Issue: How to Fix Slow Wi-Fi after Windows 10 Creators Update?
I’ve just installed Windows 10 Creators Update and can’t connect to Wi-Fi for some reason. The adapter is working fine, but the connection is not established. Is it a Creators Update bug or a simple misconfiguration that I can fix manually? Please help asap.
Windows 10 Creators Update is the newest version of Windows operating system, which has been rolled out in 11th of April, 2017. The upgrade reaches its users in phases to prevent the installation errors and overloaded update services. While the vast majority of Windows 10 users have already received the Creators Update installation pop-up and installed the update, the others are still eagerly awaiting for the new features to come. You must have already heard about Microsoft’s attempts to set people’s creativity free with the help of Creators Update’s improvements and new features, so we won’t expand on this topic here. Three weeks after the initial rollout of the upgrade, it turns out that the update has a bunch of drawbacks and bugs. If some of Windows 10 users can’t install the upgrade at all, the others lost the Wi-Fi connection or its speed. In this short post, we would like to address the slow Wi-Fi speed or no Wi-Fi at all bug because it appears one of the most common and most frustrating.
Tips on how to fix slow Wi-Fi connection or no Wi-Fi connection after Creators Update
If you can’t get onto the Internet after the installation of the Creators Update, check wireless network adapter. If it’s turned on, we would highly recommend you to power cycle the modem and the wireless router. If that did not help, try to renew your IP address using Command Prompt:
- Right-click Windows key and select Command Prompt (Admin).
- Type the following commands and press Enter after each of them:
Type netsh winsock reset
Type netsh int ip reset
Type ipconfig /release
Type ipconfig /renew
Type ipconfig /flushdns
- Then close everything and try to connect to the Internet.
Update network adapter driver
The Creators Update might have damaged the network adapter driver or the upgrade may be incompatible with the current version of the aforementioned driver. Therefore, the slow Wi-Fi connection speed may be related to the outdated network adapter driver. To update it, you should:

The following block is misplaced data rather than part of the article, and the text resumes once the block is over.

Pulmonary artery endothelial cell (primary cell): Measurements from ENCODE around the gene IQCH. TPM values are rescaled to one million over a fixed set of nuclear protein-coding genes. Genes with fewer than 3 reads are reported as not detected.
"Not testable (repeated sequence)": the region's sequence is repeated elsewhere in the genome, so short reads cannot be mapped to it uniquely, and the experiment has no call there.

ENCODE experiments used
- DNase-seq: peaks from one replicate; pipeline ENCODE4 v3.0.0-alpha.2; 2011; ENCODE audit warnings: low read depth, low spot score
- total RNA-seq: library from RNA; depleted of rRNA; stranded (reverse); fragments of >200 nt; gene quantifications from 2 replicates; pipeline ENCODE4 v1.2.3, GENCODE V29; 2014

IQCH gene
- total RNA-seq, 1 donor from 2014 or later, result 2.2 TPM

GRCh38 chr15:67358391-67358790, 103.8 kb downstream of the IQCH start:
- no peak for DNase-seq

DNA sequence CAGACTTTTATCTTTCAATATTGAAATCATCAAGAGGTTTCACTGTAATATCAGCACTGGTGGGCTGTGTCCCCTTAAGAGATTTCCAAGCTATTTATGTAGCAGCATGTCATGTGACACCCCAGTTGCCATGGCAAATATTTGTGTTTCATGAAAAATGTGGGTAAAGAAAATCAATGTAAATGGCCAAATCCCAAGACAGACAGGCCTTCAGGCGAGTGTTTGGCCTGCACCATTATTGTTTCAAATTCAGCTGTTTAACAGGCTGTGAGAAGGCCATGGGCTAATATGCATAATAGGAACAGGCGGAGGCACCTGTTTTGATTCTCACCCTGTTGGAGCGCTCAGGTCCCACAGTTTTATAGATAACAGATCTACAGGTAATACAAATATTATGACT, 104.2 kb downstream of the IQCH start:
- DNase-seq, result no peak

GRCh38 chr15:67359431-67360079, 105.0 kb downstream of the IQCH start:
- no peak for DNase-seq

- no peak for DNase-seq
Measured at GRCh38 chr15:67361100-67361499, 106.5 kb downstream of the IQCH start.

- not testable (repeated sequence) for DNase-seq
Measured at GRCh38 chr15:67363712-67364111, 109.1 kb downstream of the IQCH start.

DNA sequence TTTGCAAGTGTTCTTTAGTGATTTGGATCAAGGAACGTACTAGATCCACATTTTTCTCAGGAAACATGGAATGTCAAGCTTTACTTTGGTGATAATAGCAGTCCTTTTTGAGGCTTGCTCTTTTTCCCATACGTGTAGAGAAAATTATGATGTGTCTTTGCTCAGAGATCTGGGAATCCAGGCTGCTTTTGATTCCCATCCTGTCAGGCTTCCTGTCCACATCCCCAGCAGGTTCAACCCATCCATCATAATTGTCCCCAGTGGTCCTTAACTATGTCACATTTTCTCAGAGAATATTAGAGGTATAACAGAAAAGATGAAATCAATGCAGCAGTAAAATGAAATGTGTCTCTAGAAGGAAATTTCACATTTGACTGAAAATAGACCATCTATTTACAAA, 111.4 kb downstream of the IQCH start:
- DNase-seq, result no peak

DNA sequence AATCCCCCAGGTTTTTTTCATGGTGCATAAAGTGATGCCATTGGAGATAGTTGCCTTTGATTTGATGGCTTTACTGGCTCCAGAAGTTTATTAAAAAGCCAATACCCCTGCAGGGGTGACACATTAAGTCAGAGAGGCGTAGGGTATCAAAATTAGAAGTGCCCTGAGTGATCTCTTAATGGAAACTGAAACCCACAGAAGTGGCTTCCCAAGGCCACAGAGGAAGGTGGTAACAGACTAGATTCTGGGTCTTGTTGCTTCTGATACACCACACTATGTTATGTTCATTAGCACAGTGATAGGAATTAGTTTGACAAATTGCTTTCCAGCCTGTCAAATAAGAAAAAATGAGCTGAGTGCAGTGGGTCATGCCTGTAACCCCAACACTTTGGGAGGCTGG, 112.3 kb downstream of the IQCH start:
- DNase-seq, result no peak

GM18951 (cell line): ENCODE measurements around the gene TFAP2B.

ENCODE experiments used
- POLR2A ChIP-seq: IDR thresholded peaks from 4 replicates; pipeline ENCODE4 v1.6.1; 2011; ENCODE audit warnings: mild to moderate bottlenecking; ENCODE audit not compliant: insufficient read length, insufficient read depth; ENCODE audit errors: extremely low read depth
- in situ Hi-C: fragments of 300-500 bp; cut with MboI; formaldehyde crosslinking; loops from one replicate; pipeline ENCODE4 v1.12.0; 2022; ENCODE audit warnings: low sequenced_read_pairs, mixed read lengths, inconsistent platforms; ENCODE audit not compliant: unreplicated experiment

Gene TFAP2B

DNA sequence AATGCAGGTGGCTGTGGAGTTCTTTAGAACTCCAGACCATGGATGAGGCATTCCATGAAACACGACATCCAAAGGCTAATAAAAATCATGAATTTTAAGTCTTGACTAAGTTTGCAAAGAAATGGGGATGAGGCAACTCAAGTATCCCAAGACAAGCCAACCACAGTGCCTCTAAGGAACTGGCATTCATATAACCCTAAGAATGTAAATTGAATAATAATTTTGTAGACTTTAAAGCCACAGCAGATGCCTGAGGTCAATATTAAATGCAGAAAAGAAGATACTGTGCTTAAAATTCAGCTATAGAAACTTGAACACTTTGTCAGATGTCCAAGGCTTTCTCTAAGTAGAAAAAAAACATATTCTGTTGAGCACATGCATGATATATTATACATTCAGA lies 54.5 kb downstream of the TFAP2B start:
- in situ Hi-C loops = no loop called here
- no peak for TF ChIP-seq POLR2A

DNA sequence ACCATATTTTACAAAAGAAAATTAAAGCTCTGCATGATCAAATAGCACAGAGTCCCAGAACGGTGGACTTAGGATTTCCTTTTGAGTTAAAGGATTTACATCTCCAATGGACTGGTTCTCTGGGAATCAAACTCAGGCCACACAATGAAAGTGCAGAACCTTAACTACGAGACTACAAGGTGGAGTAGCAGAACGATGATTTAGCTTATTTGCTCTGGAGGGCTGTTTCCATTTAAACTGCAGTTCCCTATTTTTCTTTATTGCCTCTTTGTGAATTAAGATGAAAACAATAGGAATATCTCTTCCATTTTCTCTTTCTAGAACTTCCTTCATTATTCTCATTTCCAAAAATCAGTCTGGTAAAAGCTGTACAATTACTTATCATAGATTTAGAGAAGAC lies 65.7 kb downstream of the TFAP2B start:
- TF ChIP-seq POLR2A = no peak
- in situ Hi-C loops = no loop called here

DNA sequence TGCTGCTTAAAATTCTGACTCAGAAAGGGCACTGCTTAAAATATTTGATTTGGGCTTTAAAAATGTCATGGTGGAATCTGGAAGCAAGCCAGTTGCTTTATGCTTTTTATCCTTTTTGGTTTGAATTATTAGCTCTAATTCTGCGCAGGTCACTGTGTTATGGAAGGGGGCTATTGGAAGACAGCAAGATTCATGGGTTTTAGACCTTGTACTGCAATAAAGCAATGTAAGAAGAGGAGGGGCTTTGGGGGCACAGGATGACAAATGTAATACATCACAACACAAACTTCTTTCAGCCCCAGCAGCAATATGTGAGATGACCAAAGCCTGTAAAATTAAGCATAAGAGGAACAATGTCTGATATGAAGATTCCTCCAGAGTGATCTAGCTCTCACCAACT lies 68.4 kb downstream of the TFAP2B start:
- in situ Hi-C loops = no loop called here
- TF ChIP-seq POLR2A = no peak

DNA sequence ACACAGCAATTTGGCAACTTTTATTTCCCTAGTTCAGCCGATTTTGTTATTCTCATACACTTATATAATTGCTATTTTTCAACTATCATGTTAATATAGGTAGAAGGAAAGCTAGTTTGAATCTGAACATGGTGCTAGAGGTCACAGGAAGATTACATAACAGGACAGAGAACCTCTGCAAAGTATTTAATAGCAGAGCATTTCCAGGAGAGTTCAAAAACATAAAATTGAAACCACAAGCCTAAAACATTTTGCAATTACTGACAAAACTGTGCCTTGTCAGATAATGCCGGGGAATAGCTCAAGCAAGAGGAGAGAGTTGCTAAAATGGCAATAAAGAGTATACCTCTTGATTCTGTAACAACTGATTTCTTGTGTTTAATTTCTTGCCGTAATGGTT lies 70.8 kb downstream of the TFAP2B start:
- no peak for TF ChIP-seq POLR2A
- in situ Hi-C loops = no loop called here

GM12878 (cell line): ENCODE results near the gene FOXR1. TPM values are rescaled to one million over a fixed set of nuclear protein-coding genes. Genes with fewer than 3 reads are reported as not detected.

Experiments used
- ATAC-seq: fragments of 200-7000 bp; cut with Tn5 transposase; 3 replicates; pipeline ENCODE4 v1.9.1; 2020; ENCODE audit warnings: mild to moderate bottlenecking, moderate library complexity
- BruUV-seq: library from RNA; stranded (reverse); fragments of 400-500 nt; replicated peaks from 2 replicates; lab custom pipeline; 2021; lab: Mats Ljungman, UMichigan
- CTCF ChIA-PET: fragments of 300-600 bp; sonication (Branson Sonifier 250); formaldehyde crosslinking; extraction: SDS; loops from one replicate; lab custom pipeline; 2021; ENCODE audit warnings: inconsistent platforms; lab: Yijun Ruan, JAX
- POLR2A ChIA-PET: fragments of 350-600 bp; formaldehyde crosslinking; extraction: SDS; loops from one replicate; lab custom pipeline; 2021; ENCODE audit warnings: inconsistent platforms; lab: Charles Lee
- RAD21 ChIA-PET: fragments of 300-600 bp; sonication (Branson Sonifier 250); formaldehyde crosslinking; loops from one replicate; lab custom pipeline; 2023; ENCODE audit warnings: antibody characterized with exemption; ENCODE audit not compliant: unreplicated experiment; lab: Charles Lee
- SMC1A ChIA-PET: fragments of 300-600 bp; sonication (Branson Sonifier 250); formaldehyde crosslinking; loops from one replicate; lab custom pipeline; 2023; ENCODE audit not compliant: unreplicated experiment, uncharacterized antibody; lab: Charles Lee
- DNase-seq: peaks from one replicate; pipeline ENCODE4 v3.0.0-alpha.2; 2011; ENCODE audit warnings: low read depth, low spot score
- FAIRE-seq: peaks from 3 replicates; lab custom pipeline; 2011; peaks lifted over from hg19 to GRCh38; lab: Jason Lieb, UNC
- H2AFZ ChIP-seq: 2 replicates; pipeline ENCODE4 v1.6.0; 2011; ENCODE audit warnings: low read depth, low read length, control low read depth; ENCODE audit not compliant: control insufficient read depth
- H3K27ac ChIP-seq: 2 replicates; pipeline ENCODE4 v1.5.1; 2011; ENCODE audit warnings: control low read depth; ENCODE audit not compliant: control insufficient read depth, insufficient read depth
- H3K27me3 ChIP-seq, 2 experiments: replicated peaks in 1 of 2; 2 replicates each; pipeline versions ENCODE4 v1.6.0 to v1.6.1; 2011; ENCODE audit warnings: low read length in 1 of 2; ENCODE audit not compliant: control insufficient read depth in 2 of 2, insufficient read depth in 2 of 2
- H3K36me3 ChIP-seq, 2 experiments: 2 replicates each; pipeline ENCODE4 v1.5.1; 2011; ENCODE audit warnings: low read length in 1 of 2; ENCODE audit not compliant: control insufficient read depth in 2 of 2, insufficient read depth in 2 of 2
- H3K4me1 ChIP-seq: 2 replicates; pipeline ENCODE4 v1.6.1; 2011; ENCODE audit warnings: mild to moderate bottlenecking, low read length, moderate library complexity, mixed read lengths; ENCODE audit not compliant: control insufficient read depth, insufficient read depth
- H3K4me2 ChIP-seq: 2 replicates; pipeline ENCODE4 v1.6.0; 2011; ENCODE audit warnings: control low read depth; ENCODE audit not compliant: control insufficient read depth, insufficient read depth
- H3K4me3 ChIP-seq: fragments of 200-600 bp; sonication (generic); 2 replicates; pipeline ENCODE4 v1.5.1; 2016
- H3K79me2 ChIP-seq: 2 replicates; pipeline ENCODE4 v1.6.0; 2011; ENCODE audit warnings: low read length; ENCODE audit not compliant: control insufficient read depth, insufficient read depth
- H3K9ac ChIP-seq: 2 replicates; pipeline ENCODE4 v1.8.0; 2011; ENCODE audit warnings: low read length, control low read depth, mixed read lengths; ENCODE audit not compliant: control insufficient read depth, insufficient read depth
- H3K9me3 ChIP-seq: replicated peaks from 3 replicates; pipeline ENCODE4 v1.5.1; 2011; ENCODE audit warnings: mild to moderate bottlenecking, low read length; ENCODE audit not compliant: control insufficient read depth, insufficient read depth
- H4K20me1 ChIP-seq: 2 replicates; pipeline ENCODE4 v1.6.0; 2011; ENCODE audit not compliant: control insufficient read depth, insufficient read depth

- Right-click on Windows key and select Device Manager.
- Select Network adapters and select your network adapter.
- Click it and select Update driver software.
- If needed, reboot your PC.
Disable Windows Auto-Tuning if it is active
- Right-click on Windows key and select Command Prompt (Admin).
- Type netsh int tcp set global autotuninglevel=disabled command and press Enter.
- If the command was successfully executed, you will receive a confirmation OK.
- Close CMD and reboot your PC.
If none of the above-mentioned steps helped, you should then try to run the Network Troubleshooter. For this purpose, type Network Troubleshooter in Cortana and launch the tool. It may fix the issue automatically or at least narrow it.
Last, but not least, we would strongly recommend you to disable your anti-virus and Windows Firewall, run the PC optimization tool, let say Reimage, fix issues if it finds any, and then re-try to set the Wi-Fi connection again. No Wi-Fi? Still slow Wi-Fi? Then you should either wait for Microsoft to fix this Creators Update bug automatically or roll back to the Anniversary Update.
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